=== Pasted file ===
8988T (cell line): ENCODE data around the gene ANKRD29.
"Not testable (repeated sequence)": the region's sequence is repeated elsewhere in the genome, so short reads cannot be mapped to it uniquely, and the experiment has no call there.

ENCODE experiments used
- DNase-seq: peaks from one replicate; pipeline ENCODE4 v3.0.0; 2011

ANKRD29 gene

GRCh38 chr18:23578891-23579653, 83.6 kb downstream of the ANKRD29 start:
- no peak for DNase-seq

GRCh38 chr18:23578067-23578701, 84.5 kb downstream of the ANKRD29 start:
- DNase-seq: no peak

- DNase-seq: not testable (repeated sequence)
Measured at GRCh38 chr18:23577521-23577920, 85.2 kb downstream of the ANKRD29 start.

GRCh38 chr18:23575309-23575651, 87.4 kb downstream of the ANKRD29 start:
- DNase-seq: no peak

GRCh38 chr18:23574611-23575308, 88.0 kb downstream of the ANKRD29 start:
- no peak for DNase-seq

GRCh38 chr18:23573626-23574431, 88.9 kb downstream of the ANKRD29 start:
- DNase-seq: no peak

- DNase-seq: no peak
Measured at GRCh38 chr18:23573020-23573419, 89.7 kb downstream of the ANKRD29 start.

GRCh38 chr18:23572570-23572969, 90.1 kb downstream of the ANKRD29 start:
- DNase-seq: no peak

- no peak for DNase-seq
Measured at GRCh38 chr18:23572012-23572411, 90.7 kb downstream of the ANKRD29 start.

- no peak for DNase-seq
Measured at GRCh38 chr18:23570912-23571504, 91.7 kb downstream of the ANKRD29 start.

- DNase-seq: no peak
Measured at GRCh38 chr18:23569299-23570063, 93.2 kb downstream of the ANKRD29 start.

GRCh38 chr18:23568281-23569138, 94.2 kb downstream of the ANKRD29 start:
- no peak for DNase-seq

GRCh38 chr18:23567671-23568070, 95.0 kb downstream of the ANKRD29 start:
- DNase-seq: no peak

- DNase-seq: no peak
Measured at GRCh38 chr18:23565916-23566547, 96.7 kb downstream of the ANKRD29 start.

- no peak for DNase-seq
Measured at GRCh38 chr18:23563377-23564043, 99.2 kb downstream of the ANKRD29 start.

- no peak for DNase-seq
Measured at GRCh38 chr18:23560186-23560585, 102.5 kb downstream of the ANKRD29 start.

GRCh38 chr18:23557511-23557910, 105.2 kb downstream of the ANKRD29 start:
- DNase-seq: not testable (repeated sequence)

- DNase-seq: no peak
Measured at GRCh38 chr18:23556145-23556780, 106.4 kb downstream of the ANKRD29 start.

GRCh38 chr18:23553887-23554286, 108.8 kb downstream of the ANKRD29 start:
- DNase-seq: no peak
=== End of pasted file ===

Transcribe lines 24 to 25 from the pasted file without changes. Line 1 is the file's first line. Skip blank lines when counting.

- no peak for DNase-seq
Measured at GRCh38 chr18:23570912-23571504, 91.7 kb downstream of the ANKRD29 start.